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More Than 1,500 Live Turtles Discovered In Suitcases At Philippines Airport

(thanakarn Singto/Shutterstock)

Graeme Gallagher Contributor

In an attempted smuggling, Filipino customs authorities found 1,500 duct-taped live turtles in unclaimed suitcases Sunday, according to CNN.

Found in four different suitcases, the 1,529 turtles were smuggled in by a Filipino passenger on a flight from Hong Kong to Manila’s Ninoy Aquino International Airport. The animals are estimated to be worth 4.5 million Philippine Pesos ($87,000), said the Philippine Bureau of Customs in a statement.  (RELATED: Pennsylvania Man Charged With Trafficking Over 3,500 Turtles)

Authorities are unaware of why the passenger left the suitcases, but believe that they “may have been informed of the vigilance of the port against illegal wildlife trade and its penalties.”

If caught, convicted wildlife smugglers in the Philippines can face up to one to two years in prison and a fine of 200,000 Pesos ($3,850). Once found, the reptiles were turned over to the Wildlife Traffic Monitoring Unit.

There Four different species of turtles and tortoises discovered wrapped in duct-tape and stuffed into normal-luggage items such as clothes and shoes. Three of the species, the star, redfoot and African spurred tortoises, are recognized as vulnerable on the International Union for Conservation of Nature (IUCN). (RELATED: Sea Turtle Caught Trapped In $53 Million Worth of Cocaine Bales)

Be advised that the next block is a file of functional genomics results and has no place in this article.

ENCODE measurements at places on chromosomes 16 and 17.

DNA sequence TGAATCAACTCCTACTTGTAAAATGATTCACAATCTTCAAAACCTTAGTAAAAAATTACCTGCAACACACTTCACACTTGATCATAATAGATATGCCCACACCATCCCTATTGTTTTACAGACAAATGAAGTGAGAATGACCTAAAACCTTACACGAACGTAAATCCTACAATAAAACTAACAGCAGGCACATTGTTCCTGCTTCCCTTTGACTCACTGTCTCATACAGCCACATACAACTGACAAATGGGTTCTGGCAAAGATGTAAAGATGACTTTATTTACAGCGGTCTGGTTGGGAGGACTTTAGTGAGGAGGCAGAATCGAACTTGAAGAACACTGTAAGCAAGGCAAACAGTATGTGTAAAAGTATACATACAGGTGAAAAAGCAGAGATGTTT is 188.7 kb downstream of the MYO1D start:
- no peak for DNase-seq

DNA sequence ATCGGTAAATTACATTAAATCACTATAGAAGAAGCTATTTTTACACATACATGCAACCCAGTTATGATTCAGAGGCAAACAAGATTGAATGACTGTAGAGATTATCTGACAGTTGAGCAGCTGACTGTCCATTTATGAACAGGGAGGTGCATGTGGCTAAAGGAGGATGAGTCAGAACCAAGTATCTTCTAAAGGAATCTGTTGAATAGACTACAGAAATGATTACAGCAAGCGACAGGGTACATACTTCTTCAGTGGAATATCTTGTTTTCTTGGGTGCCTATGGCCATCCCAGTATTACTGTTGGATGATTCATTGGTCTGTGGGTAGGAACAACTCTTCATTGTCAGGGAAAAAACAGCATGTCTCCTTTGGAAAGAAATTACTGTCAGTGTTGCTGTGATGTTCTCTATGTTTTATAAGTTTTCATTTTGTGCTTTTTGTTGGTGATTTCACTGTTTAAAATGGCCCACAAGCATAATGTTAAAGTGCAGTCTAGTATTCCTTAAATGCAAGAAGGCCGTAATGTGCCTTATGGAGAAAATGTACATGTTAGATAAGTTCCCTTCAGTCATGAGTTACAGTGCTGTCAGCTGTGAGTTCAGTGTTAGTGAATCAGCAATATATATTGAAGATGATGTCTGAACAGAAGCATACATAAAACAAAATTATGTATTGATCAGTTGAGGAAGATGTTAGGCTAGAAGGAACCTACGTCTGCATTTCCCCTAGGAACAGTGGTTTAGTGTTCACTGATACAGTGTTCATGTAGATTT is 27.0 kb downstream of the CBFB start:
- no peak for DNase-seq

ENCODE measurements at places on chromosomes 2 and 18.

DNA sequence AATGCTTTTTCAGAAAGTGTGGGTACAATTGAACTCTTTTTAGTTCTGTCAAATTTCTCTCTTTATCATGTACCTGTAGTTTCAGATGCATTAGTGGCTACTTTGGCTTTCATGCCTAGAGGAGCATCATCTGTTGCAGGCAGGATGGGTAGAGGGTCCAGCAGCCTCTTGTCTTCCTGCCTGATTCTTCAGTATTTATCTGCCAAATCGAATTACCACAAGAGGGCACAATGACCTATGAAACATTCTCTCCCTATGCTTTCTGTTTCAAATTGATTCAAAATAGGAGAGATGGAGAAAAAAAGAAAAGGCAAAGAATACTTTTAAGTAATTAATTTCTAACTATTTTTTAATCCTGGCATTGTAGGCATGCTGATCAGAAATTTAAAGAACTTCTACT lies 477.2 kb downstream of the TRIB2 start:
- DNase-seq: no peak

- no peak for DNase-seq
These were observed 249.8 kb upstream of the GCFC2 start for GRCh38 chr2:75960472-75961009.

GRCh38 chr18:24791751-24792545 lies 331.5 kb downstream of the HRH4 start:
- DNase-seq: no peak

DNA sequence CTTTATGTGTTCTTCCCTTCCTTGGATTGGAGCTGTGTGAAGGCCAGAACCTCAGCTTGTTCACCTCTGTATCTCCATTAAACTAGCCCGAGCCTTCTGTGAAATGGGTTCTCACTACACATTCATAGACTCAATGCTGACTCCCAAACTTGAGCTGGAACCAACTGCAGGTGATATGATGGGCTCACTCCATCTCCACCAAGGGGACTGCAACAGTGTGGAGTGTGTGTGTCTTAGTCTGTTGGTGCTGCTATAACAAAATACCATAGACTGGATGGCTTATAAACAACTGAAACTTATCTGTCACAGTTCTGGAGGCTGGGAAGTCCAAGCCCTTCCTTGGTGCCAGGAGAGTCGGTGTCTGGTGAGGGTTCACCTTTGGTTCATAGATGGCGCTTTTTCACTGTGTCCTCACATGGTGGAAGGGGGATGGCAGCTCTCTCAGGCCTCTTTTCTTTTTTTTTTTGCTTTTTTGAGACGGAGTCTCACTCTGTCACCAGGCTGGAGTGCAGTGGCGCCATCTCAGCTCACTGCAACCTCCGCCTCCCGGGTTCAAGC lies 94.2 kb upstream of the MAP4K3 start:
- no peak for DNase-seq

Group of Indian star tortoise (Geochelone elegans) feeding with other tortoise. (Pavaphon Supanantananont/Shutterstock)

Group of Indian star tortoise (Geochelone elegans) feeding with other tortoise. (Pavaphon Supanantananont/Shutterstock)

Across Asia, the aquatic animals are used for a variety of reasons. Some keep them as exotic pets or powder their bones for medicine, while others consider their meat to be an aphrodisiac. In Hong Kong specifically, poachers set traps and catch rare turtles to sell on the black market, even though they are protected by law.

This is not the first time that the Philippine customs agency has seized smuggled animals entering its country. Last year, the agency said it found a total of 560 different exotic species, including 250 geckos, 254 corals and other reptiles such as iguanas and chameleons. (RELATED: Tortoise Escapes Zoo, Found 1/10 Of A Mile Away 2 Weeks Later)

“BOC NIAA will continuously protect the borders against importation and exportation of illegal wildlife trade and other prohibited and anti-social goods,” said the customs agency.